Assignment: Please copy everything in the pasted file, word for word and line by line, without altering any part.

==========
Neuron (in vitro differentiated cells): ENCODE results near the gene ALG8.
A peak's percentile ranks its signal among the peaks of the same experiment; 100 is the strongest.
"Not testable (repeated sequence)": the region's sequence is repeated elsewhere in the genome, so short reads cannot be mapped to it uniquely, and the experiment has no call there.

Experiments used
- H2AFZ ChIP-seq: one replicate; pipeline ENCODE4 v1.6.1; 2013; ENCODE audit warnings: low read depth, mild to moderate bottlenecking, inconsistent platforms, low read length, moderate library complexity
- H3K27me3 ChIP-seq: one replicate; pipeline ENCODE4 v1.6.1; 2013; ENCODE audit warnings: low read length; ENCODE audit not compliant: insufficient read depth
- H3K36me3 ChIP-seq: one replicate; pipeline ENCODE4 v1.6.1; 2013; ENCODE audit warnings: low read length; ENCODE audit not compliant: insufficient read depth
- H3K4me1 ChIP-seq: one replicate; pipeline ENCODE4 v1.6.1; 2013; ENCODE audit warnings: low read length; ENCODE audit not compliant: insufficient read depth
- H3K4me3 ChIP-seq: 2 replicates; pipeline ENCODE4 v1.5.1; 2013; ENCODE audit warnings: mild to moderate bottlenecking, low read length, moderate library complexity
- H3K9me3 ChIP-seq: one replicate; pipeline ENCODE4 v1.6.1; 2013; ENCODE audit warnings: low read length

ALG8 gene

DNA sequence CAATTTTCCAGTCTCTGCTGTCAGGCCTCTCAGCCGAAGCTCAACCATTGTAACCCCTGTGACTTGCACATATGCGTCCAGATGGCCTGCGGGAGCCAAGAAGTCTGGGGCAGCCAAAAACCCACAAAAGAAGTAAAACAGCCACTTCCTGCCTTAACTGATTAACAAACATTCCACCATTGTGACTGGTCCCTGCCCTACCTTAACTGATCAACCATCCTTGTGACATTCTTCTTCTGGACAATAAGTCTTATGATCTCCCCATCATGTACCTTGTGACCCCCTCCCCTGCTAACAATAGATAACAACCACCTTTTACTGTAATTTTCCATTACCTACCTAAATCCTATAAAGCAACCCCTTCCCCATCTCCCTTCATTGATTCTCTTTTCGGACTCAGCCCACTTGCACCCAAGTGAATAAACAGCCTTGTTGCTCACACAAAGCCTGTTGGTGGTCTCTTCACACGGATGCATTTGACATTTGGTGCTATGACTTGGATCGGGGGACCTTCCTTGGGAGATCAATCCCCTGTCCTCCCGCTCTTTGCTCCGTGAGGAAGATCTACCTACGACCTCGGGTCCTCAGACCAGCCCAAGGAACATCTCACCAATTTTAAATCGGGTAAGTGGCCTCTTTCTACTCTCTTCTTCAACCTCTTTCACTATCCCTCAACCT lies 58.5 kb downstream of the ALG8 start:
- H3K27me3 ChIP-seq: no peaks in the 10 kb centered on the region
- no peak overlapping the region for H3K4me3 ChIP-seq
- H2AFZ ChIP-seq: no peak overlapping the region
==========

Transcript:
Neuron (in vitro differentiated cells): ENCODE results near the gene ALG8.
A peak's percentile ranks its signal among the peaks of the same experiment; 100 is the strongest.
"Not testable (repeated sequence)": the region's sequence is repeated elsewhere in the genome, so short reads cannot be mapped to it uniquely, and the experiment has no call there.

Experiments used
- H2AFZ ChIP-seq: one replicate; pipeline ENCODE4 v1.6.1; 2013; ENCODE audit warnings: low read depth, mild to moderate bottlenecking, inconsistent platforms, low read length, moderate library complexity
- H3K27me3 ChIP-seq: one replicate; pipeline ENCODE4 v1.6.1; 2013; ENCODE audit warnings: low read length; ENCODE audit not compliant: insufficient read depth
- H3K36me3 ChIP-seq: one replicate; pipeline ENCODE4 v1.6.1; 2013; ENCODE audit warnings: low read length; ENCODE audit not compliant: insufficient read depth
- H3K4me1 ChIP-seq: one replicate; pipeline ENCODE4 v1.6.1; 2013; ENCODE audit warnings: low read length; ENCODE audit not compliant: insufficient read depth
- H3K4me3 ChIP-seq: 2 replicates; pipeline ENCODE4 v1.5.1; 2013; ENCODE audit warnings: mild to moderate bottlenecking, low read length, moderate library complexity
- H3K9me3 ChIP-seq: one replicate; pipeline ENCODE4 v1.6.1; 2013; ENCODE audit warnings: low read length

ALG8 gene

DNA sequence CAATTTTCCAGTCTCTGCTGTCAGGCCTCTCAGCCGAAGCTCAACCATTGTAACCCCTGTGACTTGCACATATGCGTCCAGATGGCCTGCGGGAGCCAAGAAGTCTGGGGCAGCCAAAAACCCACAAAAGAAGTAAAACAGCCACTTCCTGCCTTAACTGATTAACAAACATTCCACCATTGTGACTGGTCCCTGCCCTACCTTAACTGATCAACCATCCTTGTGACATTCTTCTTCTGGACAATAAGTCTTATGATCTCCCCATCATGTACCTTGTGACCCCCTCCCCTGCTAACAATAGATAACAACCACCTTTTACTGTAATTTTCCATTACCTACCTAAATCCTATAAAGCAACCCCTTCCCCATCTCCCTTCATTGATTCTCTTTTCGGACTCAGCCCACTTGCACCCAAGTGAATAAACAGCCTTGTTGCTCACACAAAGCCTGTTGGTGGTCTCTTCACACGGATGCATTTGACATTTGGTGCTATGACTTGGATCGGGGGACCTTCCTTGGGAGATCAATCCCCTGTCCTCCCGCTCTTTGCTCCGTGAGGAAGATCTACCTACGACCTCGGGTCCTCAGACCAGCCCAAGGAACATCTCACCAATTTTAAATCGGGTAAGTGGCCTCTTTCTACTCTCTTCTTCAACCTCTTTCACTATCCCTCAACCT lies 58.5 kb downstream of the ALG8 start:
- H3K27me3 ChIP-seq: no peaks in the 10 kb centered on the region
- no peak overlapping the region for H3K4me3 ChIP-seq
- H2AFZ ChIP-seq: no peak overlapping the region